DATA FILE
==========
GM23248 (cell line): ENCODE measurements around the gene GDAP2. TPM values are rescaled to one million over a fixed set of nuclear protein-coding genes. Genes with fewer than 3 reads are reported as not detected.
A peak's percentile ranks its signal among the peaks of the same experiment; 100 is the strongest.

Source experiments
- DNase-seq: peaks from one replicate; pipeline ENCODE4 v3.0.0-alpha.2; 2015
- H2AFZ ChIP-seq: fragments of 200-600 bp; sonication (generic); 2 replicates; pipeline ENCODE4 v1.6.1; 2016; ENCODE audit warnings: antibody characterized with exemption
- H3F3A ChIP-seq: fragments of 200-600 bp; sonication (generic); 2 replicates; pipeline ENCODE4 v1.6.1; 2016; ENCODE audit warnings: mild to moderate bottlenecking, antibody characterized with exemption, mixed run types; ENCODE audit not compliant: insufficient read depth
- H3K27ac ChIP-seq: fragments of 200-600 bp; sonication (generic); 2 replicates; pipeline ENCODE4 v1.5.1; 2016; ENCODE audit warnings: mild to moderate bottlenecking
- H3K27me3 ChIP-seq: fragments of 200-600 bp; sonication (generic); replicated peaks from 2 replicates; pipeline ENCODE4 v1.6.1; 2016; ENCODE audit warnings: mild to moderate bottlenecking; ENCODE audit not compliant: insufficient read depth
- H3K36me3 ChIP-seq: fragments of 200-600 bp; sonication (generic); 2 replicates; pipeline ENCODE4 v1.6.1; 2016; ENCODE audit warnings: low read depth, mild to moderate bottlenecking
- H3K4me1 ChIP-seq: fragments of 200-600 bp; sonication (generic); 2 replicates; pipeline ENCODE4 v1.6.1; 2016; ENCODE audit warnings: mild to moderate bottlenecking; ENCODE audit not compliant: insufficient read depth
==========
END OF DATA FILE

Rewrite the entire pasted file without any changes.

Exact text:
GM23248 (cell line): ENCODE measurements around the gene GDAP2. TPM values are rescaled to one million over a fixed set of nuclear protein-coding genes. Genes with fewer than 3 reads are reported as not detected.
A peak's percentile ranks its signal among the peaks of the same experiment; 100 is the strongest.

Source experiments
- DNase-seq: peaks from one replicate; pipeline ENCODE4 v3.0.0-alpha.2; 2015
- H2AFZ ChIP-seq: fragments of 200-600 bp; sonication (generic); 2 replicates; pipeline ENCODE4 v1.6.1; 2016; ENCODE audit warnings: antibody characterized with exemption
- H3F3A ChIP-seq: fragments of 200-600 bp; sonication (generic); 2 replicates; pipeline ENCODE4 v1.6.1; 2016; ENCODE audit warnings: mild to moderate bottlenecking, antibody characterized with exemption, mixed run types; ENCODE audit not compliant: insufficient read depth
- H3K27ac ChIP-seq: fragments of 200-600 bp; sonication (generic); 2 replicates; pipeline ENCODE4 v1.5.1; 2016; ENCODE audit warnings: mild to moderate bottlenecking
- H3K27me3 ChIP-seq: fragments of 200-600 bp; sonication (generic); replicated peaks from 2 replicates; pipeline ENCODE4 v1.6.1; 2016; ENCODE audit warnings: mild to moderate bottlenecking; ENCODE audit not compliant: insufficient read depth
- H3K36me3 ChIP-seq: fragments of 200-600 bp; sonication (generic); 2 replicates; pipeline ENCODE4 v1.6.1; 2016; ENCODE audit warnings: low read depth, mild to moderate bottlenecking
- H3K4me1 ChIP-seq: fragments of 200-600 bp; sonication (generic); 2 replicates; pipeline ENCODE4 v1.6.1; 2016; ENCODE audit warnings: mild to moderate bottlenecking; ENCODE audit not compliant: insufficient read depth